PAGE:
On Monday, armed robbers in Karachi killed four people and wounded five others when they resisted their separate mugging bids, causing further alarm among residents who have been highlighting the rising incidence of street crimes and robberies in the metropolis on social media.
Dr Ali Zafar, whose house in Defence Phase 2 was looted by armed robbers on Friday, told Dawn.com of the stress and trauma his family is facing besides the huge financial losses they incurred.
"Eight people stormed into my house and looted everything. Apart from the financial loss that we incurred which might take decades to rebuild, the trauma and mental stress that my mother and kids suffered and continue to suffer is something that will remain in their minds [for the rest of their lives].
"No one can imagine the trauma and stress that we, as a family, are going through," he lamented.
Zafar said he had turned his "anger and pain" at the robbery into a mission for justice and making sure the criminals ended up behind bars.
"[My actions] might save so many families from the never-ending harassment, trauma and financial loss that we had to go through," he added.
Street crimes on the rise
Data obtained from the Citizens-Police Liaison Committee (CPLC) website shows a marked increase in street crime in Karachi, especially in theft of motorcycles and snatching of mobile phones.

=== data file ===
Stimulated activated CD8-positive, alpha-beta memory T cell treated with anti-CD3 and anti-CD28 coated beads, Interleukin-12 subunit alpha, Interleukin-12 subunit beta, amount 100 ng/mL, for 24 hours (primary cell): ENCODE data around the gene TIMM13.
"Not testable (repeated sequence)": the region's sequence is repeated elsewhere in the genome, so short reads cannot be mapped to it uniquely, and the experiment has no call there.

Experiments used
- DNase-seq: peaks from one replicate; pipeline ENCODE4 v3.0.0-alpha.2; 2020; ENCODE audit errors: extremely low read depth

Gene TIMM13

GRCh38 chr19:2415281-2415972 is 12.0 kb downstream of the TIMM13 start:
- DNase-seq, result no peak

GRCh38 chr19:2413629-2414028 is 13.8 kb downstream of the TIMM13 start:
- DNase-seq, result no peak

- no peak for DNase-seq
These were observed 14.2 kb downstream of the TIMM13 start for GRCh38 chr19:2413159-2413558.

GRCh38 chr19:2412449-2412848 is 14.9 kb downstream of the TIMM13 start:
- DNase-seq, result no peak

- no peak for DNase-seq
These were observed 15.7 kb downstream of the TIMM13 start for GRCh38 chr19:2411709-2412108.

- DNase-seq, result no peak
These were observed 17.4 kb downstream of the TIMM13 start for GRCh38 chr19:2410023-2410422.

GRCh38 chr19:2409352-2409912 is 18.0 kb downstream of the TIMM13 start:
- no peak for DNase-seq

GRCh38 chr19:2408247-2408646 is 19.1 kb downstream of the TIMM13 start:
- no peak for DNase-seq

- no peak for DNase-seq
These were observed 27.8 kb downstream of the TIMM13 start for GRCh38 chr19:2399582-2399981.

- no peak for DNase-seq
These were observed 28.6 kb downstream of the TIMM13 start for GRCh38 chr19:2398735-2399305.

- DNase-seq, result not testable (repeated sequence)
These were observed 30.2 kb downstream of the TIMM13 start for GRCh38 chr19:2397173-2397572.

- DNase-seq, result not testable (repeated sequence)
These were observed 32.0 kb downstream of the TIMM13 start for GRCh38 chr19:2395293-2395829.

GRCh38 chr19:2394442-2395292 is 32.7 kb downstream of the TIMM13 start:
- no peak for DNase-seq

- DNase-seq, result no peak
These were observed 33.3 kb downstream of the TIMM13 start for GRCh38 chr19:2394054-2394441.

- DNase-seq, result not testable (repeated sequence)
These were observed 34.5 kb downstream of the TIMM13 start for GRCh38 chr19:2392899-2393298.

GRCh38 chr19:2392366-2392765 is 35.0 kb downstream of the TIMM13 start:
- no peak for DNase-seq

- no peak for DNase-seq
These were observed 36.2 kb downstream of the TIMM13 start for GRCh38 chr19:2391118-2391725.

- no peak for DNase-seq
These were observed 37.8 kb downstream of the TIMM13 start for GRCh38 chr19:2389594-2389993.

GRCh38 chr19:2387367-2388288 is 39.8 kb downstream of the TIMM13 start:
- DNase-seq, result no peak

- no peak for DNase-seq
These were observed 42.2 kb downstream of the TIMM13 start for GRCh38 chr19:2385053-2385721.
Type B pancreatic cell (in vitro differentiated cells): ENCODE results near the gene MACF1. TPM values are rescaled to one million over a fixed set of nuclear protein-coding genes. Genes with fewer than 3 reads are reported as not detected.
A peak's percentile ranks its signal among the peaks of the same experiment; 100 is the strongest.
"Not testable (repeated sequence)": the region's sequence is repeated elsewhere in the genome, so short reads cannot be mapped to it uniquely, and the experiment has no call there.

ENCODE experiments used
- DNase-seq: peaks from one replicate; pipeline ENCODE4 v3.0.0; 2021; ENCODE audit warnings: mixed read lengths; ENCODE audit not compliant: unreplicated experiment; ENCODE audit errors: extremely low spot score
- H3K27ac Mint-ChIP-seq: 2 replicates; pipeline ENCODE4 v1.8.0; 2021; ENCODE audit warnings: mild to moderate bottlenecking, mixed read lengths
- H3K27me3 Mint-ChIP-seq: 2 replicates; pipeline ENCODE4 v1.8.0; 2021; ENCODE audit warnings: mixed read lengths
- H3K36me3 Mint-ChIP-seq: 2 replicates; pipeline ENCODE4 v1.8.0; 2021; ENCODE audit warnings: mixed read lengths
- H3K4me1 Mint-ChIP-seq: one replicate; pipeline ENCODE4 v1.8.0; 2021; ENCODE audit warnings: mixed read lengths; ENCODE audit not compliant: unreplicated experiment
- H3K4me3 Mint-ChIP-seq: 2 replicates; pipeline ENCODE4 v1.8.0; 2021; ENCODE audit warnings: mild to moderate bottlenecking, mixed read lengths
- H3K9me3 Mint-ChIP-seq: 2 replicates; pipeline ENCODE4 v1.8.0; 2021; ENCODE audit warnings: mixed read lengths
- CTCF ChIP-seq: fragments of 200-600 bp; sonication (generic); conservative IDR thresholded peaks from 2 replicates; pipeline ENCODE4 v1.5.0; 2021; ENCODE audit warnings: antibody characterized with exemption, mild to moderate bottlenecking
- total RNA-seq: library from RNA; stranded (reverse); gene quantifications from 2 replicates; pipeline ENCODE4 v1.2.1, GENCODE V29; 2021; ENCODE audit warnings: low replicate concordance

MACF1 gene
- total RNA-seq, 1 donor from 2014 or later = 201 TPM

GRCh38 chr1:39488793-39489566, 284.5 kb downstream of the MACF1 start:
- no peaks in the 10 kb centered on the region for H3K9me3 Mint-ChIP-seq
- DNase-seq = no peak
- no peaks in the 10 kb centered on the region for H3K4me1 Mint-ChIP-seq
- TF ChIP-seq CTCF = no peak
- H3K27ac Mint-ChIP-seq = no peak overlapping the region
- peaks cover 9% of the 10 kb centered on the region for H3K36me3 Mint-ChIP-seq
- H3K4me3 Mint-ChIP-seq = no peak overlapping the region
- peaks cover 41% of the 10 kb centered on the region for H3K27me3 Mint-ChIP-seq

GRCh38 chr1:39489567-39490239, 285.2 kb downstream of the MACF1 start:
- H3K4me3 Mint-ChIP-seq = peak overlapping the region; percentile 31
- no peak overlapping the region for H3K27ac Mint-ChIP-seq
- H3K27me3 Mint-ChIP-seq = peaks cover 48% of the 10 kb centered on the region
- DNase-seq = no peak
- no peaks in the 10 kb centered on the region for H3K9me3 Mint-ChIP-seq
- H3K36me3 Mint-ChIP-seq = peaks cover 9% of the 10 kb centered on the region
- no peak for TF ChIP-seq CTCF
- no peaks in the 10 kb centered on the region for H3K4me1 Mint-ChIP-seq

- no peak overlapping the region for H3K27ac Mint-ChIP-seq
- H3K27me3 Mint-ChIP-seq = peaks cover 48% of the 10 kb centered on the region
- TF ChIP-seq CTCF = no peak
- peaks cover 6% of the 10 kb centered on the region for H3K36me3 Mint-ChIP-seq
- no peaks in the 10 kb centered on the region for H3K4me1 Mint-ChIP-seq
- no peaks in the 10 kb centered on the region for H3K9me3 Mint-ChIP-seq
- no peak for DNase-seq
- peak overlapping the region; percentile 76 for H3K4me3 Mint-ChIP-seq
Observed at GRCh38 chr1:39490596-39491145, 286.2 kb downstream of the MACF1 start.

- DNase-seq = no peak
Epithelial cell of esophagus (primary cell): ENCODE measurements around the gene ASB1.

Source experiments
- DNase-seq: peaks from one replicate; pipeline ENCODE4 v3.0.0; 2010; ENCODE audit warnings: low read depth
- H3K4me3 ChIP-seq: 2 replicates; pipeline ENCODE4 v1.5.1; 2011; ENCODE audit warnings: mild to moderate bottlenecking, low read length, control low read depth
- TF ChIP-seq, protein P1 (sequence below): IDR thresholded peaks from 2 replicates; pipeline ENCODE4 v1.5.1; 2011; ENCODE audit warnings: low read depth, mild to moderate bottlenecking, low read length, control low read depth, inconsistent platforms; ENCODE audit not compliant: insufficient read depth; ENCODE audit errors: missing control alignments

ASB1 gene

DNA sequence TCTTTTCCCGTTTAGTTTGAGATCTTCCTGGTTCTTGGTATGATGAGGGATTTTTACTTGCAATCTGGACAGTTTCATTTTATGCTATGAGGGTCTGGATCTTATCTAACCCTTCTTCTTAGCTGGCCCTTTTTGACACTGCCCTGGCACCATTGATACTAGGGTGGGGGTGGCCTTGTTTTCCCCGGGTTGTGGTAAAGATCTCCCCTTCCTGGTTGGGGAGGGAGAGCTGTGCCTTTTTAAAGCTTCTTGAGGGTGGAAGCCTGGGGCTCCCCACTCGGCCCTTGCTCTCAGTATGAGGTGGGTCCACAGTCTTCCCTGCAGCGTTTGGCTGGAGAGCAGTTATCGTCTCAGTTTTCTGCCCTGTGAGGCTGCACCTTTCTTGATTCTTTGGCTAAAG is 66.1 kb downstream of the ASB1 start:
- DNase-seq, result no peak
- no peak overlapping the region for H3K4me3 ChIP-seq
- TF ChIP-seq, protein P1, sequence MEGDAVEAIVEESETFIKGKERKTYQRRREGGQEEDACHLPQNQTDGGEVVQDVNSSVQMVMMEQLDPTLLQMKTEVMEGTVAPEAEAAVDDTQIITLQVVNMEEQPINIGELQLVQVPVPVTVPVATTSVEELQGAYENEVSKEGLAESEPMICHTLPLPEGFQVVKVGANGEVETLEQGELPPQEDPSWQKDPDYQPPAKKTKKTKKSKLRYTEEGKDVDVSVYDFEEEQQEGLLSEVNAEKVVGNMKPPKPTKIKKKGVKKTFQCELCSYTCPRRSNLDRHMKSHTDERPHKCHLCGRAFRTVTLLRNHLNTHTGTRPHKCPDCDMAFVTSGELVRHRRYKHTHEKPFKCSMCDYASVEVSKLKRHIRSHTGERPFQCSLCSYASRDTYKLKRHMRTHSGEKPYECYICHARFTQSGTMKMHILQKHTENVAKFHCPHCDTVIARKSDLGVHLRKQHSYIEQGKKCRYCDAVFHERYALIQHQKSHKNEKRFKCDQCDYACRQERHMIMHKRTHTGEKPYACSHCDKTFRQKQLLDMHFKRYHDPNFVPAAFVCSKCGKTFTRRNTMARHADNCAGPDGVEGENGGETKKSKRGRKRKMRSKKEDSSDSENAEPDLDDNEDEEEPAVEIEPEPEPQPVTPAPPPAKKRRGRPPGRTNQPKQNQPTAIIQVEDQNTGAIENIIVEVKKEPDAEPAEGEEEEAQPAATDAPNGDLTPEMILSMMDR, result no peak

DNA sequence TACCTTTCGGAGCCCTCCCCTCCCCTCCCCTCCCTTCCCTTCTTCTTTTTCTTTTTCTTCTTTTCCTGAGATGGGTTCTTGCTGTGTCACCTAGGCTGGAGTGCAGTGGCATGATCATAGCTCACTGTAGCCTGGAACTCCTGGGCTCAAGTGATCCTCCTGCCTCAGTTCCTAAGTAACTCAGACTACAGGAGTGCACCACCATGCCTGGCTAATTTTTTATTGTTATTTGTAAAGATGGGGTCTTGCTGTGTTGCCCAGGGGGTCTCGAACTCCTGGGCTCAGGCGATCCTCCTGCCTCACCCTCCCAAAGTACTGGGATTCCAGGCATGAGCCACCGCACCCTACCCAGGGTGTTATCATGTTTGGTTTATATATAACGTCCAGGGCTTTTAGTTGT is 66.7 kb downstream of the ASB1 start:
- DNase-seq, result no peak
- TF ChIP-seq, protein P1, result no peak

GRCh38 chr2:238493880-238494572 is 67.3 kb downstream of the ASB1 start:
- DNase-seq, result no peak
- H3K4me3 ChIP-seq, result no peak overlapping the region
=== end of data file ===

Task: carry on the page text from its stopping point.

During the first quarter of the current year, incidence of street crimes rose sharply and more than 30 people were killed while resisting armed robberies and mugging attempts.
At the same time, Karachiites lost millions of rupees in armed robberies and snatching at gunpoint with no district of the city remaining safe from the reach of criminals.
Over the month of April alone, 4,129 motorcycles were stolen while 2,189 mobile phones were snatched on gunpoint.
'Failure of criminal justice system'
Police officials in Karachi too acknowledge that the menace of street crimes is on the rise. A senior police officer, speaking on condition of anonymity, told Dawn.com there were three main reasons behind the unabated street crimes: failure of the criminal justice system, lack of interest by complainants in pursuing cases and drug addicts.
"It is known in police that [deterrence] is the best form of prevention of crimes. When criminals are arrested, they easily get bail even though police may be blamed for faulty investigation. If a suspect involved in lifting of motorcycles is arrested along with several [stolen two-wheelers], there is a possibility that he may be released on bail within one week."
Because of the criminal justice system, there was no deterrence, he said.
The official said that complainants "rarely pursue the case and appear before the courts to give evidence", adding that when they showed interest, the police also sprung into action.
The officer cited two recent cases, one of them being the murder of Zain Effendi, a great grandson of Hasan Ali Effendi, founder of Sindh Madressatul Islam University, saying the 'real' culprits were arrested as the family pursued the case.
Another case was that of a young man living in the Tipu Sultan area whose house was robbed. The person also tweeted about the incident. The police took interest in the case and arrested the suspect, the officer said.
He recalled that around two years ago, Karachi was considered the second top-most city in the world in terms of consumption of charas (hashish). Around 70-80 per cent of street criminals were stated to be drug addicts whose main motive was to generate money for the purchase of drugs, he said.
"These drugs addicts are also trigger happy as they don't have control over weapons," he added.
He urged the government to build rehabilitation centres for such addicts as jails were already overcrowded.